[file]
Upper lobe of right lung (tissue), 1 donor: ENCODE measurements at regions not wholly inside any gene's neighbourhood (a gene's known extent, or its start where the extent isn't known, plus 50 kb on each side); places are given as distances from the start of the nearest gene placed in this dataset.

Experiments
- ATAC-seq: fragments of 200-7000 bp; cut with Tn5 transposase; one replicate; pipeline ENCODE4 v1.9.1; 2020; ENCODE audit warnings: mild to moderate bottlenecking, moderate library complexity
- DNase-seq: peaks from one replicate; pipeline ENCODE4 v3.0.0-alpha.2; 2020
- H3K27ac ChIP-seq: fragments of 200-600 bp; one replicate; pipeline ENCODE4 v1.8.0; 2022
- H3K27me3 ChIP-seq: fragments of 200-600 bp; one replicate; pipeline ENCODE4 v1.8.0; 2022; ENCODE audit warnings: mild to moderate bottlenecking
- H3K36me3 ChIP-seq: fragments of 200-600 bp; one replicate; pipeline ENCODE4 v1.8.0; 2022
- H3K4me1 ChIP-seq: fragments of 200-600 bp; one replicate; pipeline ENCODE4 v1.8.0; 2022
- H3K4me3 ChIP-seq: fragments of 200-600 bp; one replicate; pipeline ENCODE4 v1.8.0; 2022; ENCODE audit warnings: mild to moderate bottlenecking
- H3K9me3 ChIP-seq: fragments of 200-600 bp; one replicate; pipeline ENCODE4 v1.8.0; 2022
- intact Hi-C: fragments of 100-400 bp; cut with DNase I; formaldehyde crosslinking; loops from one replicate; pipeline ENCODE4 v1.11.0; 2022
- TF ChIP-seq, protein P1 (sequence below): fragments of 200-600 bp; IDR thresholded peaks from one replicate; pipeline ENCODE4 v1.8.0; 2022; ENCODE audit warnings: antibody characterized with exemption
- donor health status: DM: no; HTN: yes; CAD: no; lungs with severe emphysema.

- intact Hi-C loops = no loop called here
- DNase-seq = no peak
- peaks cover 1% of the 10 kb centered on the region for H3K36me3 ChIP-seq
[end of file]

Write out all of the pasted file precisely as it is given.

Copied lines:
Upper lobe of right lung (tissue), 1 donor: ENCODE measurements at regions not wholly inside any gene's neighbourhood (a gene's known extent, or its start where the extent isn't known, plus 50 kb on each side); places are given as distances from the start of the nearest gene placed in this dataset.

Experiments
- ATAC-seq: fragments of 200-7000 bp; cut with Tn5 transposase; one replicate; pipeline ENCODE4 v1.9.1; 2020; ENCODE audit warnings: mild to moderate bottlenecking, moderate library complexity
- DNase-seq: peaks from one replicate; pipeline ENCODE4 v3.0.0-alpha.2; 2020
- H3K27ac ChIP-seq: fragments of 200-600 bp; one replicate; pipeline ENCODE4 v1.8.0; 2022
- H3K27me3 ChIP-seq: fragments of 200-600 bp; one replicate; pipeline ENCODE4 v1.8.0; 2022; ENCODE audit warnings: mild to moderate bottlenecking
- H3K36me3 ChIP-seq: fragments of 200-600 bp; one replicate; pipeline ENCODE4 v1.8.0; 2022
- H3K4me1 ChIP-seq: fragments of 200-600 bp; one replicate; pipeline ENCODE4 v1.8.0; 2022
- H3K4me3 ChIP-seq: fragments of 200-600 bp; one replicate; pipeline ENCODE4 v1.8.0; 2022; ENCODE audit warnings: mild to moderate bottlenecking
- H3K9me3 ChIP-seq: fragments of 200-600 bp; one replicate; pipeline ENCODE4 v1.8.0; 2022
- intact Hi-C: fragments of 100-400 bp; cut with DNase I; formaldehyde crosslinking; loops from one replicate; pipeline ENCODE4 v1.11.0; 2022
- TF ChIP-seq, protein P1 (sequence below): fragments of 200-600 bp; IDR thresholded peaks from one replicate; pipeline ENCODE4 v1.8.0; 2022; ENCODE audit warnings: antibody characterized with exemption
- donor health status: DM: no; HTN: yes; CAD: no; lungs with severe emphysema.

- intact Hi-C loops = no loop called here
- DNase-seq = no peak
- peaks cover 1% of the 10 kb centered on the region for H3K36me3 ChIP-seq